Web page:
Dallas, Baton Rouge and Untreated Mental Illness

By Dr David Laing Dawson

The two most recent mass killings in the US were murder suicides, in my opinion. The murder of police officers and the entirely predictable “suicide by cop” that quickly followed. There were previous incidents that provoked these acts and there certainly are contributing causal elements in the racial wounds of contemporary America.

And once again it is worth pointing out these two men had access to weapons any sensible country would restrict.

But this time each man exhibited signs of mental illness as well. I mention this because of the current controversies about anti-depressant medication mentioned in Marvin’s latest blog.

From what I have read about them I think both of these men would have benefited from treatment with antidepressants. Rather than causing violence this treatment may have prevented it. The ex marine who traveled from Kansas City to Baton Rouge may have benefited from anti-psychotic medication as well.

So while these incidents speak to the great divide in America today, to their insane gun laws, the social wounds that need to be addressed, they also speak to accessibility (or lack thereof) of mental health care, and by mental health care, I really mean psychiatric treatment for mental illness.

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6 thoughts on “Dallas, Baton Rouge and Untreated Mental Illness

  1. With all the respect everyone deserves, I do firmly believe the sustainable solution will be PREVENTION not curing the ill; I believe that every government and every individual has a moral- social obligation to attempt alleviating the many tension this society is creating due to technology, social, racial, religion or economical influences. Once more THE BEST CURE IS PREVENTION!!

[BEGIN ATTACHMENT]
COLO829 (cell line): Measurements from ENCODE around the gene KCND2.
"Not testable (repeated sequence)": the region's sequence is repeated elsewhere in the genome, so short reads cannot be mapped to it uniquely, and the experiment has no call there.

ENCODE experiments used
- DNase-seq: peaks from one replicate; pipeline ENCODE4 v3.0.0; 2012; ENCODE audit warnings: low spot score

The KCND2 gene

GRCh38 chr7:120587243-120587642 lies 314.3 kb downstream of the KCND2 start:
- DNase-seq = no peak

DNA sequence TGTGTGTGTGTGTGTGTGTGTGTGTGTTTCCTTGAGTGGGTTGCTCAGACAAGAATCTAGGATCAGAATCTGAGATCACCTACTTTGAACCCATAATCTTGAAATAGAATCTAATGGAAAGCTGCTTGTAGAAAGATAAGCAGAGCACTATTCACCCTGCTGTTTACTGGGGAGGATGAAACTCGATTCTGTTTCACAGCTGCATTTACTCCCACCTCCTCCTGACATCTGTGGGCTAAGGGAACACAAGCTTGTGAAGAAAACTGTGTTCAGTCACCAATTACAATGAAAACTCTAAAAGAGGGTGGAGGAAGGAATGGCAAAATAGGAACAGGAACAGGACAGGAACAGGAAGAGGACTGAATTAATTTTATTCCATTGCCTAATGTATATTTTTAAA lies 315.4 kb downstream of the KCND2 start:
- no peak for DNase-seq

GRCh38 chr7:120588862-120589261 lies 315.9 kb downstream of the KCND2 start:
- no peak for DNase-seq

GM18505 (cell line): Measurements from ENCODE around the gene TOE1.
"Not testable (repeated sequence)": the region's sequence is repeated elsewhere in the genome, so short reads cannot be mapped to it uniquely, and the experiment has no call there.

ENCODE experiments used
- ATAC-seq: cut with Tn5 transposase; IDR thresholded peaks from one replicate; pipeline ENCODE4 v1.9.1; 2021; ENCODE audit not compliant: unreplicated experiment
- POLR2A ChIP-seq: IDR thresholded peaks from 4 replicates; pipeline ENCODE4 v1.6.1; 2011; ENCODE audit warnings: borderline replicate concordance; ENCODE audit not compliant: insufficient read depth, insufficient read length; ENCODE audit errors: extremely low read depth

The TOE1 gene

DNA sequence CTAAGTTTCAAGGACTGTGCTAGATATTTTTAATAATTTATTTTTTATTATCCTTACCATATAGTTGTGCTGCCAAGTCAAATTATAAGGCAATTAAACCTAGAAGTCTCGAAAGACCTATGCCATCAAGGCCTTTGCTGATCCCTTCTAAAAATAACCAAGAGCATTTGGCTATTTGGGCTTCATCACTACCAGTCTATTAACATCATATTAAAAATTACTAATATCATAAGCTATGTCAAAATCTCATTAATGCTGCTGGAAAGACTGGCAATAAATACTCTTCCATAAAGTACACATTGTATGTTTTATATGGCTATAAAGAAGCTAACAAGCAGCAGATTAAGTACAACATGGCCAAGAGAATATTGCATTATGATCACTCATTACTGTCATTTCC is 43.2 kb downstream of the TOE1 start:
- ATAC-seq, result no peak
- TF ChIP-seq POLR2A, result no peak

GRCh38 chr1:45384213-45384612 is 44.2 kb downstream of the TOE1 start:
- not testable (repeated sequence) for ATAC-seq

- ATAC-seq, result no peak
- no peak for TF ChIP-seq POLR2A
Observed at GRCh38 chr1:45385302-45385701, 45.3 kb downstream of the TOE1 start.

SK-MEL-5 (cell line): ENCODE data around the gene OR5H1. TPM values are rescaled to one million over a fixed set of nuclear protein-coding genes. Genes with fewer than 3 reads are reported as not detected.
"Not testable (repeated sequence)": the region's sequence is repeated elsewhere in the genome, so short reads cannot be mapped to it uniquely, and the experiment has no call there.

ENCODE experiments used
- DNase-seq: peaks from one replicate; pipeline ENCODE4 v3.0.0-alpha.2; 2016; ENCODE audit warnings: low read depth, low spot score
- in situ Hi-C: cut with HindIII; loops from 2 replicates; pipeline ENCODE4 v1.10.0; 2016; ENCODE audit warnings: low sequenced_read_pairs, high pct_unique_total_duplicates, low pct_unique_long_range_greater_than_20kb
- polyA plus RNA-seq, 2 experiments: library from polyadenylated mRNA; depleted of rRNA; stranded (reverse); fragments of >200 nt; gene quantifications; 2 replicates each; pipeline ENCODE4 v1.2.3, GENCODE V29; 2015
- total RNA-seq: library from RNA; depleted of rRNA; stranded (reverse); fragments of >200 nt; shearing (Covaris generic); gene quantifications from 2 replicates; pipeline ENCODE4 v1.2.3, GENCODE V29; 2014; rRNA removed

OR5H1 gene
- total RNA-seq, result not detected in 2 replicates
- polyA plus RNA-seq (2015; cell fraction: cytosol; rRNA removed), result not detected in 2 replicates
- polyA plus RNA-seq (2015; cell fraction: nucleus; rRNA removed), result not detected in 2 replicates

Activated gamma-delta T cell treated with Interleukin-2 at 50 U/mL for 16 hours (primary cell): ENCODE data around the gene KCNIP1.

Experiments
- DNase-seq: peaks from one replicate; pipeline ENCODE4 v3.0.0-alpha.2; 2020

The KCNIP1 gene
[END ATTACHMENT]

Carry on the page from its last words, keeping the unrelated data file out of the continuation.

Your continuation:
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  2. Only in America ?
    No, the Nice killer had been diagnosed with depression in Tunisia a few years earlier….
    His family knew he wasn’t well, his wife had kicked him out,. she could not stand the violence anymore.
    We have opened the Pandora’s box

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    1. From David Dawson:

      Annick, you are probably right. The killer in Nice apparently had a history of depression and domestic violence. Domestic violence is a common finding in the lives of mass killers. And domestic violence is, unfortunately, often a symptom of untreated mood disorder in men.

      And depression is one of the factors that could make a man vulnerable to radicalization.

      But for this population we not only have to make psychiatric treatment available we have to find a way to convince them to seek help.
      The latter is a tall order. And once they seek help, say from a family doctor, the doctor needs to understand that, at least for men, anger is often a front for, or defense for, depression. Anger is an immediately apparent, quick, emotion. The uncovering of depression may take time and patience.

      But while we wait for the biological and social evolution proposed by another comment we could control the guns, make psychiatric care and treatment more available, and work to change attitudes, especially male attitudes, about mental illness and treatment.

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  3. So very true…those people with undiagnosed mental illness that are becoming more and more ill have little to no chance of even getting an appointment with a psychiatrist until it is a crisis situation where the person is presented to the emergency department. That only occurs if the person has some insight into something being very “out of whack” in their own mental health or if a family member brings their loved one in out of complete helplessness. The chances of getting help is really a case of too little, too late very often in Canada. That is my experience.

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